Food and drink
Montenegro’s restaurant scene is a little disappointing. In tourist areas, traditional meals have largely been pushed out by pizza and pasta, and prices have risen beyond those of neighbouring countries. Traditional restaurants are known as konoba, and can help those willing and able to escape said Italian staples. Menu items to look out for include grilled kebabs (čevapčići), cabbage leaves stuffed with mincemeat (sarma), bean soup with flecks of meat (pasulj), goulash (gulaš), and the artery-clogging karađorđe vasnicla, a breaded veal cutlet roll stuffed with cheese. Vegetarians can take refuge in the hearty salads available almost everywhere. Also ubiquitous are the Turkish snack staples of burek, pastry filled with meat, cheese, spinach and occasionally mushroom, and syrupy baklava sweets.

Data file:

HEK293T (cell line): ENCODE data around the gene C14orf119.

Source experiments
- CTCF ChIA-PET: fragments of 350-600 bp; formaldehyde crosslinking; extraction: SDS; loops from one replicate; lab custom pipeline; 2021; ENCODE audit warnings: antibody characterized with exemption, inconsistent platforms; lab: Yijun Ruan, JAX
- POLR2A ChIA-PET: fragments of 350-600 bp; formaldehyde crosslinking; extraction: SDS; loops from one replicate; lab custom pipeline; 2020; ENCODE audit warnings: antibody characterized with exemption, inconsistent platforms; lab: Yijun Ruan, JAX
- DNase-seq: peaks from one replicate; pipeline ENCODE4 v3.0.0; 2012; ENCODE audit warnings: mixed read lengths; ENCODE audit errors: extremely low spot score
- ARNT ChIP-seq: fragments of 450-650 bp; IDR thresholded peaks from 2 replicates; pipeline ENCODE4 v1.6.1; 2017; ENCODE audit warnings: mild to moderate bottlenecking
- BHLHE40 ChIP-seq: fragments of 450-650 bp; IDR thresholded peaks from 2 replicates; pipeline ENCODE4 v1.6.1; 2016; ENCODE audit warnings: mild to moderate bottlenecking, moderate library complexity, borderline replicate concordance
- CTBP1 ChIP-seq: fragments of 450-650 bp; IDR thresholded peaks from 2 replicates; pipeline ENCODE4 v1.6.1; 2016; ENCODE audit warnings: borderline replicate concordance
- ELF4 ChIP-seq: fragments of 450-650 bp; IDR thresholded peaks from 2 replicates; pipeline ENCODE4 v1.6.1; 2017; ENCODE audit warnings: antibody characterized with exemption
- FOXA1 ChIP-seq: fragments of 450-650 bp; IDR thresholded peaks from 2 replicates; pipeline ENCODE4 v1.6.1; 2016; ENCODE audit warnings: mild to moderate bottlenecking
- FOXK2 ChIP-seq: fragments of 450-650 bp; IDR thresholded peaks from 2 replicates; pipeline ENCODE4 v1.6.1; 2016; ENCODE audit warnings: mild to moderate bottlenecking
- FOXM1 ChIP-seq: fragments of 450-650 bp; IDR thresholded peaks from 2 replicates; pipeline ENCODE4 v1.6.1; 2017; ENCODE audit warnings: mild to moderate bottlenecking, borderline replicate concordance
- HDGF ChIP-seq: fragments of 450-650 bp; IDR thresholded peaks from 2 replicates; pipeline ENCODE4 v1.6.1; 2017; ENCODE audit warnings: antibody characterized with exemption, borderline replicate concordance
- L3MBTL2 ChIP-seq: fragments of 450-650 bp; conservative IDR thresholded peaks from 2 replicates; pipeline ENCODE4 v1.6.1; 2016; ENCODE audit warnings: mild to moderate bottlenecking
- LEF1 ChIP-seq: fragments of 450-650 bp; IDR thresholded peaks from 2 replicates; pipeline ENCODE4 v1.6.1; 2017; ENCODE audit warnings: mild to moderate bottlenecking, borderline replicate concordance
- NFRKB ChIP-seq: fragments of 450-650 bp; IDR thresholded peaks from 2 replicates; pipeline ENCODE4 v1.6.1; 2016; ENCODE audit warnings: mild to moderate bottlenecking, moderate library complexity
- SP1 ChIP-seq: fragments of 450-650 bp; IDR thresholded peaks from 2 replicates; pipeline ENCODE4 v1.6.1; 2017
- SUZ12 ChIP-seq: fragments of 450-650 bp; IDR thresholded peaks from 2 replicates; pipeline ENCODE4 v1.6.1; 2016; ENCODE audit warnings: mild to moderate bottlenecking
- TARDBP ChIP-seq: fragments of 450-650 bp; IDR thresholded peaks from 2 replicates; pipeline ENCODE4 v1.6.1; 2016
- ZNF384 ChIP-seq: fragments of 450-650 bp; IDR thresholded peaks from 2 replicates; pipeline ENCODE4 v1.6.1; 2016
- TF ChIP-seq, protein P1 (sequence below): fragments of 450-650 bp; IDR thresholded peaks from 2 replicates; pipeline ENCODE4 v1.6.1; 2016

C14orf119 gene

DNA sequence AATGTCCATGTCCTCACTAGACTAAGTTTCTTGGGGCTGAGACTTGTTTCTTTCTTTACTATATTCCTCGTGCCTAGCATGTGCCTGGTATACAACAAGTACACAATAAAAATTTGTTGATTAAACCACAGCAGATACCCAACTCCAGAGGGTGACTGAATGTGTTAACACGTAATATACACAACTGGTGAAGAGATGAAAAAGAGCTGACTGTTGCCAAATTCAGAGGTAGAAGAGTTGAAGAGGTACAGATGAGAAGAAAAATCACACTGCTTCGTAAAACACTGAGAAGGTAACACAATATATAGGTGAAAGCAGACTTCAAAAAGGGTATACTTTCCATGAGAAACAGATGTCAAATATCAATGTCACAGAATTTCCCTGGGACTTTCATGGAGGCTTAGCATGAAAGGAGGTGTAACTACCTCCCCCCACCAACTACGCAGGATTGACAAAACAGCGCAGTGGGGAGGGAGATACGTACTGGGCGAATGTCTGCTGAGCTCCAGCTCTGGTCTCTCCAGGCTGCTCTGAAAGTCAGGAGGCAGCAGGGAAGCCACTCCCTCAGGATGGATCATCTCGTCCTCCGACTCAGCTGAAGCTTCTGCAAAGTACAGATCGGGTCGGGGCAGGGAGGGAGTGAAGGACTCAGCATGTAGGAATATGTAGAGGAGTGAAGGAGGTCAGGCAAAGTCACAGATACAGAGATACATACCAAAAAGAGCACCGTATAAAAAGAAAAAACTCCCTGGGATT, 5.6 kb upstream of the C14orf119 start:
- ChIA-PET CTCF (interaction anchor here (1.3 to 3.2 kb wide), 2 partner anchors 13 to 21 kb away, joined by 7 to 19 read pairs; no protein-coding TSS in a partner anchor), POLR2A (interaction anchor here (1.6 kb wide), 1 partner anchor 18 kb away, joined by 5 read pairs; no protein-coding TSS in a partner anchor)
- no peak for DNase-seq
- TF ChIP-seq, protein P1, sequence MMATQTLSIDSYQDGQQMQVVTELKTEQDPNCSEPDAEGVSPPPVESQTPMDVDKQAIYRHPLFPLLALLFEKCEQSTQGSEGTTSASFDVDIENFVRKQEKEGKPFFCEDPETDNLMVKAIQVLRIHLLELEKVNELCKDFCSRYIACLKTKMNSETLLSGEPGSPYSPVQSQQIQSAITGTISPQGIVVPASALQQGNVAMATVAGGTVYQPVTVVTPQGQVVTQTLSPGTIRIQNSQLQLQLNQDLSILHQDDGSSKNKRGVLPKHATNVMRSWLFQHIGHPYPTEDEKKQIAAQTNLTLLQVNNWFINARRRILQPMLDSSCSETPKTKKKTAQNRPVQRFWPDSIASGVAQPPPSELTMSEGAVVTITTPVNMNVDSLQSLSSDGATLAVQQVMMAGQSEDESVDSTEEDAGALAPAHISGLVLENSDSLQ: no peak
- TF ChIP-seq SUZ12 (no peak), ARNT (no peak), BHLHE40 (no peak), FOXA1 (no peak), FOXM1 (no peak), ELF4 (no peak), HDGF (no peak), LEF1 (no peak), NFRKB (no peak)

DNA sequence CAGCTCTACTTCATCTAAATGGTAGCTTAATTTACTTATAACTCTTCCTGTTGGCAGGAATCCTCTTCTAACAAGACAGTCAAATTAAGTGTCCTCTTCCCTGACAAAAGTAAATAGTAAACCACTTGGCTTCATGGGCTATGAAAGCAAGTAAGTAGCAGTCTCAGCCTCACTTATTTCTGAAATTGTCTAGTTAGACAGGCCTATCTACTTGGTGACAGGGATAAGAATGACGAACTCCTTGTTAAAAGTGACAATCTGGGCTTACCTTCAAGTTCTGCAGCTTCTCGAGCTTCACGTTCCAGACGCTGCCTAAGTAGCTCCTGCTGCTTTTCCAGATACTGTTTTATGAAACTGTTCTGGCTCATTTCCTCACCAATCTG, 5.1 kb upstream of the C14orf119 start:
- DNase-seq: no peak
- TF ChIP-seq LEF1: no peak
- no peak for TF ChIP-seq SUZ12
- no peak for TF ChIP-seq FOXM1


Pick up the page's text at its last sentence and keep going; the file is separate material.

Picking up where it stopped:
Coffee (kafa) is consumed with almost religious fervour, usually served Turkish-style with unfiltered grounds, but also available espresso-style. Strong-as-hell rakija remains the alcoholic drink of choice – you’ll be offered it constantly if visiting someone’s home – but travellers usually subsist on some fine local beers, most notably Nikšićko, which also comes in an excellent dark variety (tamno). There are good wines too, with Vranac an interesting local grape variety – the Plantaže label has it in their roster, and is both cheap and easy to find.
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